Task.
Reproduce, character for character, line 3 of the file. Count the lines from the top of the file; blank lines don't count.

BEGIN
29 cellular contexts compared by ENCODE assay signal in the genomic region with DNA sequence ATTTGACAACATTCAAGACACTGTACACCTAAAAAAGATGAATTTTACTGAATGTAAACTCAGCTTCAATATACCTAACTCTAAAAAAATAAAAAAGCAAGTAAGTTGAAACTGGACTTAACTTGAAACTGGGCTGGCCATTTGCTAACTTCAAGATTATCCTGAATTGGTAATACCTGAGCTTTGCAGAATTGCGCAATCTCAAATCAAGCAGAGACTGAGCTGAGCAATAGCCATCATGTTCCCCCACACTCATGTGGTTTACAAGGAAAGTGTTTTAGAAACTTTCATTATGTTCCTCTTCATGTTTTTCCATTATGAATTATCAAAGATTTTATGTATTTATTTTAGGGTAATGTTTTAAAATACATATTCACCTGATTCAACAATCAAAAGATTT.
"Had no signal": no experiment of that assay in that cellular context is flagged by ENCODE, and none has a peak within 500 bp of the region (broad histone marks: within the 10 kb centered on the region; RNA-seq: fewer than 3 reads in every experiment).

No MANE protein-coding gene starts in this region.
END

No MANE protein-coding gene starts in this region.